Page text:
Moreover, while defining the Black music of his people, Hughes also depicts the fusion that exists between blues and jazz. He shows how those two entities play together to be jazz and blues music. Thus, Langston Hughes’ ‘Fantasy in Purple’ is a poem honoring, celebrating and paying tribute to blues and jazz music of African Americans, with its musical instruments and musical elements (words and vocabularies) it incorporates in itself.
4.5. Trumpet Player
Published in 1947, ‘Trumpet Player’ by Langston Hughes is an exploration of Black identity identity through the character of a jazz trumpeter in a typical Harlem club of the time. Jazz and blues music thrived on a set of riffs and chords of an original tune and these were the building blocks for the jazz musicians. Among them, the best musicians were the ones who could endlessly improvise over a set of chords of the tune.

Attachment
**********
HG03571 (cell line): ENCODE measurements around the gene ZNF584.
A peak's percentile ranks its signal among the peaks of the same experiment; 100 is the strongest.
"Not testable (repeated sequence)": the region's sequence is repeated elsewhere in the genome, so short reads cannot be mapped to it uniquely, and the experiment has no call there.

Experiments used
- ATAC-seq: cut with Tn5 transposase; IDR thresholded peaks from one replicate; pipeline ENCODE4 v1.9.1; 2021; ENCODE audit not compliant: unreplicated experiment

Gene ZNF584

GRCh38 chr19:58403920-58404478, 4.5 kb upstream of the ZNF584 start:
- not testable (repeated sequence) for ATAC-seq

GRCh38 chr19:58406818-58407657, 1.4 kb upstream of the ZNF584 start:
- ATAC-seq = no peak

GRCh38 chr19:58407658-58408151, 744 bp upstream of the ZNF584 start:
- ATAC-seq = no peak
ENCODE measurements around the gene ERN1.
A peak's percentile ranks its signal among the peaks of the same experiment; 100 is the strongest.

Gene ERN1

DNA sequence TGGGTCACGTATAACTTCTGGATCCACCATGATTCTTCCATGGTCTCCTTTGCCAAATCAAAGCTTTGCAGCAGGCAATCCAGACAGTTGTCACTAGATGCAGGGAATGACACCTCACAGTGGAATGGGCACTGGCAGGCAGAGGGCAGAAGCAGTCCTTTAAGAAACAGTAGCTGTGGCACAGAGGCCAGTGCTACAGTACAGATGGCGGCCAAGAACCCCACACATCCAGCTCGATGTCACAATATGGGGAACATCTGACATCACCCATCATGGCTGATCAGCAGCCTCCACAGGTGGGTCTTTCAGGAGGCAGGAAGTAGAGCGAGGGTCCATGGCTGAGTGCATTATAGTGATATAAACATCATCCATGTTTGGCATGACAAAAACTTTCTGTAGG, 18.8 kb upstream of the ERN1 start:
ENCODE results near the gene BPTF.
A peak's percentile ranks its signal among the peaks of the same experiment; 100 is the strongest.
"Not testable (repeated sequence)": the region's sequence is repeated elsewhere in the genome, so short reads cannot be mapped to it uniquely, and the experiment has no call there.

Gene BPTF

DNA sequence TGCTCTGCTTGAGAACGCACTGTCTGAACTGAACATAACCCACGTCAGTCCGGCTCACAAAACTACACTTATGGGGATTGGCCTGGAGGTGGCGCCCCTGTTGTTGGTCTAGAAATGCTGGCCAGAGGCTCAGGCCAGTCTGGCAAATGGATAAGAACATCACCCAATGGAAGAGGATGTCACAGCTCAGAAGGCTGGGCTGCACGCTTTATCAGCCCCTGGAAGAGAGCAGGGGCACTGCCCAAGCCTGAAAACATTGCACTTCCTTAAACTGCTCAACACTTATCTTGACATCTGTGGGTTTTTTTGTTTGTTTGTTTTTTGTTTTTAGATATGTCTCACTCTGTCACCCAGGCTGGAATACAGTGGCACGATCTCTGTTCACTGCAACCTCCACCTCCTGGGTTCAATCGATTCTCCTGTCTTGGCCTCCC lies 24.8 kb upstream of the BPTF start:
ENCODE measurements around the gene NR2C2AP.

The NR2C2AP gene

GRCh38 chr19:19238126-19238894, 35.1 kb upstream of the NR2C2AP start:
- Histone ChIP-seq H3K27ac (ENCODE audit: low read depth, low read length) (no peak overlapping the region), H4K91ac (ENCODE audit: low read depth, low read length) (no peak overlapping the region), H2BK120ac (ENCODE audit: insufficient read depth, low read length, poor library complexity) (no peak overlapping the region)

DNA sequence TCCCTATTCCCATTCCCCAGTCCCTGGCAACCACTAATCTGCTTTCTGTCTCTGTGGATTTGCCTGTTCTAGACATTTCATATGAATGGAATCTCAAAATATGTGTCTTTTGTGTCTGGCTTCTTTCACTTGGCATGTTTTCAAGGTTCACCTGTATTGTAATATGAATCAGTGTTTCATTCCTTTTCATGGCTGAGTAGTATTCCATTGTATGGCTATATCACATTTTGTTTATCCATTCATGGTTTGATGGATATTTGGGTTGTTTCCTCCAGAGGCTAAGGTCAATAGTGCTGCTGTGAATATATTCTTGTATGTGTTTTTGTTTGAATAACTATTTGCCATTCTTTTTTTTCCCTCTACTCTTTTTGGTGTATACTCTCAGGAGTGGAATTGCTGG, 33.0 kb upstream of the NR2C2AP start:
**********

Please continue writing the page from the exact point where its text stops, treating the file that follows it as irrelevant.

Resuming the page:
The trumpet player depicted in the poem is lost within his music and literally transcends the present reality to play the ‘music of the gods’. Thus, in this poem, Langston Hughes touches on the very being of a jazz and blues musician of the time.
The Black life that Hughes encountered in Harlem provided him with a rich vein of human emotion and experience within which he wove his jazz and blues poems portraying the eternal scenes of racism, social upheaval, class discrimination, love and betrayal, all set against a background of pulsing jazz and blues music.
5. Famous Poems by Langston Hughes About Love